I'm relatively new to Ableton and am learning about sampling right now. What I'd like to be able to do is take an instrumental and isolate specific sounds from it.

Is this possible?

I imagine there's no universal way because each sound is different but are there a set of tools and methods in Ableton that are particularly useful in doing this?

3 Answers 3


If you have a particular sound that is embedded into a wave file containing other sounds, the only mechanism anyone has for isolating that sound and excluding all other sounds is through filtering BUT this probably won't work in a general sense because....

A particular sound may be (say) a flute and its characteristic timbre is produced by a series of harmonics related to the base pitch of the note - these harmonics will extend through the audio spectrum and overlap other instruments that are also in the wave file. Disentangling a flute harmonics from other sounds is very, very hard to do effectively.

We, as humans, may recognize that a flute is being played (in the presence of other sounds) and if we can play the flute we could recreate that sound fairly well BUT it would be an interpretation of the flute part of the wave file.

How do you instruct a piece of software or hardware to recognize a flute sound and extract it - I don't think it can be done by filtering because the harmonics would clash with other instruments.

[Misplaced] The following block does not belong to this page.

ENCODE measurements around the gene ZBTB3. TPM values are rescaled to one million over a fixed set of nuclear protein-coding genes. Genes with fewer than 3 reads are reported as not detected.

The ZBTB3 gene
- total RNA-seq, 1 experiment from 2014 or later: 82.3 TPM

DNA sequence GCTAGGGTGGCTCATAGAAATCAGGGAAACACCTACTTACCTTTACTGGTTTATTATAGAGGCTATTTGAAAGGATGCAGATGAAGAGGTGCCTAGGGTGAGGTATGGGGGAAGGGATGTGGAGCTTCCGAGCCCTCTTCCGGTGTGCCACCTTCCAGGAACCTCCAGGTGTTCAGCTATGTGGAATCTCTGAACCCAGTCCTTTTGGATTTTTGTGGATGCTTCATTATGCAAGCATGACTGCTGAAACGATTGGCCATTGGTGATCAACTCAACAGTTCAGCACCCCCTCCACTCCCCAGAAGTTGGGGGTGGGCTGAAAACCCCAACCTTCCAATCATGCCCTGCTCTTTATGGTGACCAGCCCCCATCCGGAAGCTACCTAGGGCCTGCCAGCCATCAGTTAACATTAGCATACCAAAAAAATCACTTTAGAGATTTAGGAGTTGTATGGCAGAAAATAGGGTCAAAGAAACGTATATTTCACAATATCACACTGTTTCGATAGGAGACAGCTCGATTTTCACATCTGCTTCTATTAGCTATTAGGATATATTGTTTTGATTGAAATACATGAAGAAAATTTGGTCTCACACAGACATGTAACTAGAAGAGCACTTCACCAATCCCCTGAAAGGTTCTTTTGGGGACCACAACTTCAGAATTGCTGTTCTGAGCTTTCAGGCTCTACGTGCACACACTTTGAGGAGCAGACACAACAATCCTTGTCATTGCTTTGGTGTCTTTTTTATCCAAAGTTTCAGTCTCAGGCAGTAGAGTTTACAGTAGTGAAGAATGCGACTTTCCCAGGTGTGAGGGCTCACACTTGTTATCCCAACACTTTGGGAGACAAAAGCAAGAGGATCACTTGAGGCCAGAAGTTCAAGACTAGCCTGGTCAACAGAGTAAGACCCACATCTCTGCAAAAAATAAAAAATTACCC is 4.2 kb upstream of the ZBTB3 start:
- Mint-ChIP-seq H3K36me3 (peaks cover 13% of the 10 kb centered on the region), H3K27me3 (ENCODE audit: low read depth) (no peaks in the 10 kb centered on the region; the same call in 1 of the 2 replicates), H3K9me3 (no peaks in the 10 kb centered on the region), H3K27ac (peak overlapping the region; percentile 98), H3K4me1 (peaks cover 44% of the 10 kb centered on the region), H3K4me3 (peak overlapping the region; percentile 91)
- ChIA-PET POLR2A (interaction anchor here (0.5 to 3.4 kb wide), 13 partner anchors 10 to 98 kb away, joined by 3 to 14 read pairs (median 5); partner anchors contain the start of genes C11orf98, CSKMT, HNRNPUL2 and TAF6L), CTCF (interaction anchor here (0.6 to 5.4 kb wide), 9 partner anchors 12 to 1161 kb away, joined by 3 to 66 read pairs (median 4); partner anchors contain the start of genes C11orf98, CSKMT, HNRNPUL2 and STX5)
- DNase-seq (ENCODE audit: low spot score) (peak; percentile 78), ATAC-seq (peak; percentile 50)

If the sound you wish to isolate is limited to a certain range of the spectrum and other sounds in the wave file do not encroach into that part of the spectrum then simple band-pass filtering should be successful. Anything more complex and the process is rather like trying to turn a baked-cake back into it's original constituents.

  1. Try using "Gate" to eliminate unwanted frequencies
  2. Try splitting (ctrl + E) the audio sample in arrangement view, to isolate tiny bits.

You can use equalization as stated above. You can also adjust the stereo imaging by playing with the phase. Adjusting the phase could potentially allow you to isolate vocals from the rest of the track if the vocals are mixed hard center. I've used this process successfully to hide the bass and vocals and hear what else is happening in a song.

Here's what I'd do: 1. Clone your track twice (you'll have 3 channels of the same track) 2. Flip the phase (reverse polarity) on one channel. Hard pan one left, hard pan one right. 3. Turn down your headphones or monitors and slowly move the center channel up and down. Adjusting the level will cause cancellation of the center channel and either bring up or remove elements from the center of the mix.

It's a bit hard to explain but it's a great trick to hear the background stuff in a mix (reverb, ear candy, etc.). But it can also get you just a vocal or bass extracted from a song.

The other trick is using iZotope's RX suite to extract or remove frequencies from a song.

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